Google is about to determine the future of smartwatches. When it announcedAndroid Wear -- its new platform for wearable technology (watches in particular) -- I was in London for an industry trade show, along with a number of wearables manufacturers. I'm not sure the timing was deliberate, but there's no doubt the mood in the room changed once the news broke. If you're in the business of smartwatches (or wearables in general), with products already in development, and one of the biggest names in technology enters the fray, you're going to face some big decisions. Get on board with the new platform, or go it alone? Given Google's success in the smartphone world, Android Wear could make or break smartwatches.
Right now, the smartwatch corner of the technology "garden" is wild and unkempt. A tangle of different form factors, software platforms, feature sets and compatibility issues. Some solve single problems; others want to do it all. The current smartwatch market is a mess. The problem seems to be finding a problem to solve. Phone notifications are usually the starting point, but more specific tasks (often fitness related) are also candidates for upgrading an otherwise regular watch to a "smart" one.
One watch has, perhaps, caught people's attention more than most: Pebble. It famously obliterated its Kickstarter goal, and has enjoyed media accolades ever since. But even the mighty Pebble is a rarity to spot out in the wild (beyond certain tech hubs at least). Ask most pedestrians to name a smartwatch brand, and they'll be more likely to reach for Casio than Samsung, Sony, LG, Motorola, etc.
Why is this? Partly because choosing a smartwatch today is like choosing a smartphone circa 2006 -- multiple platforms, designs and features that make each one feel like an island. One from which there is no escape should you not like the weather, or the lack of food. The analogy is true even down to the bespoke chargers that phones once required. Hunting out that specific Motorola/Nokia/whatever charger was a problem we all thought we'd left behind, surely? But here it is again in wrist-worn form.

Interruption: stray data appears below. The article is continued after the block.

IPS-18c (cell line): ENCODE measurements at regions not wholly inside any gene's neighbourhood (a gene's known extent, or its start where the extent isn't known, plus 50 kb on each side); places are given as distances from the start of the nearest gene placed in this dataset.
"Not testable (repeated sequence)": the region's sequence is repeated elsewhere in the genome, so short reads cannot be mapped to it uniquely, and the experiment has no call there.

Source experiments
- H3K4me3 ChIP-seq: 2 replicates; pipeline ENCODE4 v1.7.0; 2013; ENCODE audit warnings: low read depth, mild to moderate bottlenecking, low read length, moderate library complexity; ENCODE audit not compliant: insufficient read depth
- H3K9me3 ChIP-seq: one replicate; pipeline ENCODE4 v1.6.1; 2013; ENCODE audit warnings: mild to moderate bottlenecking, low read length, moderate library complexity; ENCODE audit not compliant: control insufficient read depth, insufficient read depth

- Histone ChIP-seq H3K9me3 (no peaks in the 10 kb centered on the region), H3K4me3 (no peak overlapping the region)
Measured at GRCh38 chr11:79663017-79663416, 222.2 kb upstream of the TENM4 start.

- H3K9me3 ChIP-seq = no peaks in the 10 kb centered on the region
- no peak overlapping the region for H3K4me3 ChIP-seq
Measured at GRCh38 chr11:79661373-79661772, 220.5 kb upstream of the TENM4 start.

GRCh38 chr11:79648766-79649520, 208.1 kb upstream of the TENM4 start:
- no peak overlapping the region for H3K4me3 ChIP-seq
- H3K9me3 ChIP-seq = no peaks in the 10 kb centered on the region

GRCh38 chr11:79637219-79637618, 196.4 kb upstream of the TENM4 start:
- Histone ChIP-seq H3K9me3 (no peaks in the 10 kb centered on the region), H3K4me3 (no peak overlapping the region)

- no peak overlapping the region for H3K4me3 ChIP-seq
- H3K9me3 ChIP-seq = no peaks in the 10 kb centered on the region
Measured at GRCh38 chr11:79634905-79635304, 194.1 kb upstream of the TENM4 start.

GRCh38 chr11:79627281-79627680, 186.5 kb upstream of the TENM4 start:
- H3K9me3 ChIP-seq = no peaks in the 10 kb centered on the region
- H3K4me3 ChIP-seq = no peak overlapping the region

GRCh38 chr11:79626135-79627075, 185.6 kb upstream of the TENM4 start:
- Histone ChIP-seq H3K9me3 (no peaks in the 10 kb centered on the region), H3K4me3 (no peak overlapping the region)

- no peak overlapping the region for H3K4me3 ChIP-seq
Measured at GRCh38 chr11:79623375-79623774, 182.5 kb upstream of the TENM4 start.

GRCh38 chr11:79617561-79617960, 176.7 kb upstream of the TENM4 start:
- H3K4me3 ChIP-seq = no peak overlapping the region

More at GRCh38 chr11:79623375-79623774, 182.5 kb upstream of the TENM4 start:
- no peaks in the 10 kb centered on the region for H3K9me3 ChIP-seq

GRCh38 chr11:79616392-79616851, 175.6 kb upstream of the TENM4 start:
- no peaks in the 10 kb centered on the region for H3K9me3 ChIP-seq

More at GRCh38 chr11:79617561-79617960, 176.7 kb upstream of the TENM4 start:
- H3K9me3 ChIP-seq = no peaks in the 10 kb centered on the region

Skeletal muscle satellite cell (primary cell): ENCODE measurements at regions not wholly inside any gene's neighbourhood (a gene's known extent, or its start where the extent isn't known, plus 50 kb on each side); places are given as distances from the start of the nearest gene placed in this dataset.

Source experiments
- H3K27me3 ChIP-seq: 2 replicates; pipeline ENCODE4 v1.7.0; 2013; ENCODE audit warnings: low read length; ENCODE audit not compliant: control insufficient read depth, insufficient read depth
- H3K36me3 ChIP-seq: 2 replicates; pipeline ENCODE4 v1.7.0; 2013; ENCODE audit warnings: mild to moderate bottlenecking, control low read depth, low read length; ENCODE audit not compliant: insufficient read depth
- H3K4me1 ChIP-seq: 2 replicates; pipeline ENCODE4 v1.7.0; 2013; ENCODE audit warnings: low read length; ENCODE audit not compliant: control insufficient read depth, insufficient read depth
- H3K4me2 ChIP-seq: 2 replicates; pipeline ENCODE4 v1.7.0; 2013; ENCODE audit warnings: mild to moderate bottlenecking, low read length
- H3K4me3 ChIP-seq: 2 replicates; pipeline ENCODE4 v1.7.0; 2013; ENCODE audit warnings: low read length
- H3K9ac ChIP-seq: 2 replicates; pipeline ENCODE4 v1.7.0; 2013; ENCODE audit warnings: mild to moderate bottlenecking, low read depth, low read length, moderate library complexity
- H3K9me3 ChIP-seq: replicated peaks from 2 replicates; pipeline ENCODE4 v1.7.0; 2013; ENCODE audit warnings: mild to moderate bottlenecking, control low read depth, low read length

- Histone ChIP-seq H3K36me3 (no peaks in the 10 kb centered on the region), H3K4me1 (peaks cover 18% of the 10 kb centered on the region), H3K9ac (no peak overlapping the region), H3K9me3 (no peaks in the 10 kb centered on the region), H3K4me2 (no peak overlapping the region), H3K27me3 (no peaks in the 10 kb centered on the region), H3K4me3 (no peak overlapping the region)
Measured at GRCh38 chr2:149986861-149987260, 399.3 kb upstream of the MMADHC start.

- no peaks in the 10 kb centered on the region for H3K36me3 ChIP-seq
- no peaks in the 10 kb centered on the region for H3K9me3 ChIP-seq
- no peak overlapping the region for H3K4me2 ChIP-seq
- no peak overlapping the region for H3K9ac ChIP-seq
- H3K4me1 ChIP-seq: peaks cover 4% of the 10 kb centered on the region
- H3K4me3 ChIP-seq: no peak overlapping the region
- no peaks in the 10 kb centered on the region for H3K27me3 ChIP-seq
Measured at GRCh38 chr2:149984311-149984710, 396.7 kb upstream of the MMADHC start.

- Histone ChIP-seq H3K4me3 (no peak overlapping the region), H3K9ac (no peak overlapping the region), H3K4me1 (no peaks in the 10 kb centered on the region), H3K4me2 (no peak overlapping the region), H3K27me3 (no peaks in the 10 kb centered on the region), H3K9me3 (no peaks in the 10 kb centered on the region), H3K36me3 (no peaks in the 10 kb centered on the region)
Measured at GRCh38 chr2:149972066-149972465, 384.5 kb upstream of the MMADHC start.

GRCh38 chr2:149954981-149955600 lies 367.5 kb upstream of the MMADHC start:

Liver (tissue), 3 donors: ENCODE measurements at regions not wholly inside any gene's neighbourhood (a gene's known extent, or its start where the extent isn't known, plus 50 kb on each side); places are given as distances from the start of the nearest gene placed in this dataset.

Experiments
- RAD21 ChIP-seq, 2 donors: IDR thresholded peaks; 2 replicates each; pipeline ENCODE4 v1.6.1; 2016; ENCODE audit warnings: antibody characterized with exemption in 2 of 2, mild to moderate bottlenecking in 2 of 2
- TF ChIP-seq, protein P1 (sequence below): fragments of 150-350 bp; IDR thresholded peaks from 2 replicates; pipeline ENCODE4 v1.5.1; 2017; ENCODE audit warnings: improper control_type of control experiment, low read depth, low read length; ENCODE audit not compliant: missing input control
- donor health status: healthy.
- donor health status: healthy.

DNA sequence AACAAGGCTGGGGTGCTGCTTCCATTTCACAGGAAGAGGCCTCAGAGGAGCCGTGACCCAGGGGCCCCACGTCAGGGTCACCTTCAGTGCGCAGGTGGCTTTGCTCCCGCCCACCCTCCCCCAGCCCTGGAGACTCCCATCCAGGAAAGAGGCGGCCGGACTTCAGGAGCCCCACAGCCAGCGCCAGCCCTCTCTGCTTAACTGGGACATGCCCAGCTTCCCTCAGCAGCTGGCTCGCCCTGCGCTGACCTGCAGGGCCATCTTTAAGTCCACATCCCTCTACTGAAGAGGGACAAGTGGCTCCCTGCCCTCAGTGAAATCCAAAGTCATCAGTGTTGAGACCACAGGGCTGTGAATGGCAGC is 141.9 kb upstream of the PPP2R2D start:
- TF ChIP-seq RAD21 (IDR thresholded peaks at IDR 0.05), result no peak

Wear's the solution?
The smartphone problem was solved with software. Phone makers (mostly) stopped backing their own horses, and settled on a common solution (Android, Windows, iOS, etc.). This allowed hardware makers to concentrate on gear, and gave users some sort of stability in their experience (without diminishing choice altogether). This is the first task Android Wear has to achieve if smartwatches are to progress. The second is that slightly thornier one of problem solving. With phones killing off the need for a watch at all, if we're to keep glancing at our wrist, it'd better be for a good reason. Most of what we know about Android Wear's functionality right now is shown off in the video below and looks like a mixture of Google Now and Siri. Of course, we're going to reserve judgment until we've seen it for ourselves.
In the next 24 hours, via Google's I/O event, we're going to learn a lot more about Android Wear, and what it can actually do. Beyond the notification and Google Now-like functionality, there are hints at it hooking into other ecosystems. In the advert above, it ends on what can only be a massive tease about an Android@Home revival (or refresh), surely? It's big, mass-appeal functionality like this that could really push smartwatches out of the darker corners of the tech-club and into the warm light of Main Street.
The technical aspects of Android Wear might not be the most important factor though. With Wear, we see Google's first official dalliance in the watch space. Possibly only Apple's entrance to the market is more anticipated. In a sense, Wear gives Google's blessing to smartwatches, which in turn adds legitimacy. Not to mention, with Motorola and LG (and, probably, Samsung) having hardware more or less ready to go, there's already solid manufacturer support. This is the biggest reset of the smartwatch market so far. If Android Wear can't gain traction with the buying public now, no number of iWatches is going to help.
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